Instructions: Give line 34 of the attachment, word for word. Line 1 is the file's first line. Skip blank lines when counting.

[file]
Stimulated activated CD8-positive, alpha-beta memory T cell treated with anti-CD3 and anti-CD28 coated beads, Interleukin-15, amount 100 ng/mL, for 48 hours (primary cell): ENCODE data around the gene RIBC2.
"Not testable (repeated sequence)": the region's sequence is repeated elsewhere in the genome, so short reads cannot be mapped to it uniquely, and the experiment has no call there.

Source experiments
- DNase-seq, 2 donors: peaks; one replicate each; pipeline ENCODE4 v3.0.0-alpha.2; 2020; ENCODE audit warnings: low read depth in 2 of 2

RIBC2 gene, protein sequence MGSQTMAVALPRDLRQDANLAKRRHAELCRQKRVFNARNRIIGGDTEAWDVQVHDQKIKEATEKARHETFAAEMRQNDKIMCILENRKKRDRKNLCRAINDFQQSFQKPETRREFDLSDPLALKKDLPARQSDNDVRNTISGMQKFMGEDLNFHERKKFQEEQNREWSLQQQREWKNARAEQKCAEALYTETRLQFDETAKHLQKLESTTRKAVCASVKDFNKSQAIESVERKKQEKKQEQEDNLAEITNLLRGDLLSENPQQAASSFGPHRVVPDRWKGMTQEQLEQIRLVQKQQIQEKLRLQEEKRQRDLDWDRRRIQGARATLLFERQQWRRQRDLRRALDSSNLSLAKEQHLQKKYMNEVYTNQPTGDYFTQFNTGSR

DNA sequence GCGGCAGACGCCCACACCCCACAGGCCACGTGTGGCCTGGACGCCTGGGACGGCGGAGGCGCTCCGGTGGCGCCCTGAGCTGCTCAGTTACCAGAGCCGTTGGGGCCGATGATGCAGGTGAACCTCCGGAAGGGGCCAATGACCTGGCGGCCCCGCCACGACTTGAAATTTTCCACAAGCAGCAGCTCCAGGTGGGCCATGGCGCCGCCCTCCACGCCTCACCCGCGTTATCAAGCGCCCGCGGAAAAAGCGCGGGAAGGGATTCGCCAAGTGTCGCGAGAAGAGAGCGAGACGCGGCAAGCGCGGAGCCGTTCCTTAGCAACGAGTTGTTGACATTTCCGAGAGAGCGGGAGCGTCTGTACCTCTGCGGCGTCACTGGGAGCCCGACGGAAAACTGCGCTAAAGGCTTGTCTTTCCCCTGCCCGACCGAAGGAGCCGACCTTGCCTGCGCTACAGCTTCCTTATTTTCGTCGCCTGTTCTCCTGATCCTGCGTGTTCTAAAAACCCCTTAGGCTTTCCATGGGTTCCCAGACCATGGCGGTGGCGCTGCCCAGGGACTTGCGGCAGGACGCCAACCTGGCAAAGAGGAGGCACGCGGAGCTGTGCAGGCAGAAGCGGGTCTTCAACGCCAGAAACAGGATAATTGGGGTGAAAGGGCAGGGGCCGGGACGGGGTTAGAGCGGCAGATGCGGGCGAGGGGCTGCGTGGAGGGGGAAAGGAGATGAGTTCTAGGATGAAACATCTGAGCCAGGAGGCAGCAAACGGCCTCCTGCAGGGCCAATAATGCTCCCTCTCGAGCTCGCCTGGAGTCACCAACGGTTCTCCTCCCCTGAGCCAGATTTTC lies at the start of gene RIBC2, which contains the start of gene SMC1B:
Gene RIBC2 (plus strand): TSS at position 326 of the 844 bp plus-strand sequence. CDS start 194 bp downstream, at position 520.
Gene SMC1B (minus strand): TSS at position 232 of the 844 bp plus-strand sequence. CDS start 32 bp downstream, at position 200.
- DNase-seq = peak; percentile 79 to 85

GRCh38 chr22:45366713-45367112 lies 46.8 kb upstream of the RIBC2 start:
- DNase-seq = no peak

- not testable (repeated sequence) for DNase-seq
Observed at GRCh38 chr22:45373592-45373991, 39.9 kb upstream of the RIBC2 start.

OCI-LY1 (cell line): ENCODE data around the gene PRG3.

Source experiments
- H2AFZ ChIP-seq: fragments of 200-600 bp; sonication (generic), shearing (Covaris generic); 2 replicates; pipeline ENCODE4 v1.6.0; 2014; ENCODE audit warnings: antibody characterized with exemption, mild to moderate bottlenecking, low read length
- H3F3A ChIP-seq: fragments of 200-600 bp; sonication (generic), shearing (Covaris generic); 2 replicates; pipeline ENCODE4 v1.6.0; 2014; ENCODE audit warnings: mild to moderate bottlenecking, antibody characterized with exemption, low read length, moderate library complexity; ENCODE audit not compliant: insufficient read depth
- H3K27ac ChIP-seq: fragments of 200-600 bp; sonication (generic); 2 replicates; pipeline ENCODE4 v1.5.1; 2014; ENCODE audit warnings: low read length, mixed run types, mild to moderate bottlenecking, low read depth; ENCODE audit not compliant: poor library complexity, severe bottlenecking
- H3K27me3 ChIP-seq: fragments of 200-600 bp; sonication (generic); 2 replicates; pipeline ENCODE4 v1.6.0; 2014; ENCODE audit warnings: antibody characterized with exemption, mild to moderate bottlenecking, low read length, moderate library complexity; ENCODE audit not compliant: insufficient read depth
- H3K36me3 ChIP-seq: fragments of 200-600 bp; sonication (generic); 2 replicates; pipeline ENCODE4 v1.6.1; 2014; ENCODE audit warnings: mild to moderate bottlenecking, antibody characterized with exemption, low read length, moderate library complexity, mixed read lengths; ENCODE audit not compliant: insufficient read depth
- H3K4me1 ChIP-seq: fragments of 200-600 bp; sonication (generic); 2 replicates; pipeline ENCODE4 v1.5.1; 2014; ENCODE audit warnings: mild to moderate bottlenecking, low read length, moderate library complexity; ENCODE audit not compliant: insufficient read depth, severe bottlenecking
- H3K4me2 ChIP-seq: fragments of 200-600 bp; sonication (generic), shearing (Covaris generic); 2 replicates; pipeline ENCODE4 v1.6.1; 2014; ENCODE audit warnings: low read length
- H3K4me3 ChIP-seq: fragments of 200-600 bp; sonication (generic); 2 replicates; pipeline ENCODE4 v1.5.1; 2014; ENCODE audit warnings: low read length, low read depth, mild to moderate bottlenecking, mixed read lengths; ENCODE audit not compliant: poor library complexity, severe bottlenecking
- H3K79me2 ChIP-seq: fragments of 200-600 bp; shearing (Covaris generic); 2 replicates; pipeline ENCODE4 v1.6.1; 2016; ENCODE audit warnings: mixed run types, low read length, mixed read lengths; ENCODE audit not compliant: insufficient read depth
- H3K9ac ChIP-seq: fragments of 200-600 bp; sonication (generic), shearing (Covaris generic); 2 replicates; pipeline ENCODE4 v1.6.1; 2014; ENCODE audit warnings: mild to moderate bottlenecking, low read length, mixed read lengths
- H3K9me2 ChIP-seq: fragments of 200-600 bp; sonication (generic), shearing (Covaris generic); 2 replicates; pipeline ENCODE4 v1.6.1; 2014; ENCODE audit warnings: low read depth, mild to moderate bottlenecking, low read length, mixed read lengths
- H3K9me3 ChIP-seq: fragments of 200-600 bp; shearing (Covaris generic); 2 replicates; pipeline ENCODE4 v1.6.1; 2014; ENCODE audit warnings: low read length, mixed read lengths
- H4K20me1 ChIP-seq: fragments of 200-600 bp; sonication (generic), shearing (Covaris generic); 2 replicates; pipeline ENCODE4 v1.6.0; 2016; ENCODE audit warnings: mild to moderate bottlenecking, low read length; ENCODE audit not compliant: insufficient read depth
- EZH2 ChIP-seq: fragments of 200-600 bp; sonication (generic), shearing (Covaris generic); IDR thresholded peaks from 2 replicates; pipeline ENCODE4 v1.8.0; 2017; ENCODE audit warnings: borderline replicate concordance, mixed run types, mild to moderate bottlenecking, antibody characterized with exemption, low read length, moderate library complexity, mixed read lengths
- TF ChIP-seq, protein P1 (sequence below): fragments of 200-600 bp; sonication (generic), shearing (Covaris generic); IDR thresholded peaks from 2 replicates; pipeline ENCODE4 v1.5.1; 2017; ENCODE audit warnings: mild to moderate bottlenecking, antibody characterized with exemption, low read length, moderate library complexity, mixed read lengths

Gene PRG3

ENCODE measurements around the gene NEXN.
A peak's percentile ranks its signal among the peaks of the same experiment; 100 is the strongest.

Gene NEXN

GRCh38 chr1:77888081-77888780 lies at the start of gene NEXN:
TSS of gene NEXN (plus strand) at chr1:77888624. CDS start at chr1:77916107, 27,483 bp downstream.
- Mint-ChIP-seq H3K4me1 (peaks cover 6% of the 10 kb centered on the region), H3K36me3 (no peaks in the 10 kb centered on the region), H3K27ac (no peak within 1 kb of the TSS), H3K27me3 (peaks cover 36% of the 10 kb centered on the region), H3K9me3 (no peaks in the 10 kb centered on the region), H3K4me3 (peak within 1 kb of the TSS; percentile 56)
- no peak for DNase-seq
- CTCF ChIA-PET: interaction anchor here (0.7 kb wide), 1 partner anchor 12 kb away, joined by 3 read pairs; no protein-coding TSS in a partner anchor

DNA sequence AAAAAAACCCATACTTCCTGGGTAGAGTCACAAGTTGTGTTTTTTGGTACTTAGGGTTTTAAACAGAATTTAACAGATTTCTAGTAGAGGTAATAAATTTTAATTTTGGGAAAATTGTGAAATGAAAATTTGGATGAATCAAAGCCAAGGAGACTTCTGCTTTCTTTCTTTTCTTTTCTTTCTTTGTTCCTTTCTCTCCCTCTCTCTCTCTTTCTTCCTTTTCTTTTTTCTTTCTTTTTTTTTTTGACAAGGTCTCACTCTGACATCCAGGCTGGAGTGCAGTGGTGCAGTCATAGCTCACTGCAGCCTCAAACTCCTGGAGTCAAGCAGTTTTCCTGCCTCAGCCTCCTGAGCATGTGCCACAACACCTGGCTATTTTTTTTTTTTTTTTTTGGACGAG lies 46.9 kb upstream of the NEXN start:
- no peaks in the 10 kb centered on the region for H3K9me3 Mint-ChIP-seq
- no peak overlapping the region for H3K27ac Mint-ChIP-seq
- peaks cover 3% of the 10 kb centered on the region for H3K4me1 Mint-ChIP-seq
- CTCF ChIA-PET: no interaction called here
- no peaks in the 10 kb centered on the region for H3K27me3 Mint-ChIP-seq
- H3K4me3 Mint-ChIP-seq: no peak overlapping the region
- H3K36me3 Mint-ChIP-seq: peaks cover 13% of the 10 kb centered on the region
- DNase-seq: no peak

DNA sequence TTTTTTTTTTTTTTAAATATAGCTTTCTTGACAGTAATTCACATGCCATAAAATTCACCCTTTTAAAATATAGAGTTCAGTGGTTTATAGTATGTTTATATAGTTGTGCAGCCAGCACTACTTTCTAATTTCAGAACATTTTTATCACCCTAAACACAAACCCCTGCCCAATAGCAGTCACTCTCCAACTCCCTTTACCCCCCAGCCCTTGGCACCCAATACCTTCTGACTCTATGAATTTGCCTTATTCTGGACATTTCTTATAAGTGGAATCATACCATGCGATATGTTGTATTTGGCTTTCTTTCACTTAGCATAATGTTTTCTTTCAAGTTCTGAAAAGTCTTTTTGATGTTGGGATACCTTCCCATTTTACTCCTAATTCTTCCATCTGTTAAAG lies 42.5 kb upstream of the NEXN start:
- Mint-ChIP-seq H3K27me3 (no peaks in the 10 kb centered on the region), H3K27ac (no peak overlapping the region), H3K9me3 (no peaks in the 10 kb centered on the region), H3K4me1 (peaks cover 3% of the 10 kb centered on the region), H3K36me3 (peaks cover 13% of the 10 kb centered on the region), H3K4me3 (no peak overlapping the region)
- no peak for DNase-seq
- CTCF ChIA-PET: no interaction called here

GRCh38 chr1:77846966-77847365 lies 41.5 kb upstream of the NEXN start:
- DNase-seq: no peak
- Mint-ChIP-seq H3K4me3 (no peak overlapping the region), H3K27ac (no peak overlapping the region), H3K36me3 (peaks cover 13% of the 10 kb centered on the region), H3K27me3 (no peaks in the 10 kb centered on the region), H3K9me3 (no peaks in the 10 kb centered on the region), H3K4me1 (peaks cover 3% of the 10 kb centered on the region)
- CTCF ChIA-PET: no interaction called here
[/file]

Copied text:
Gene NEXN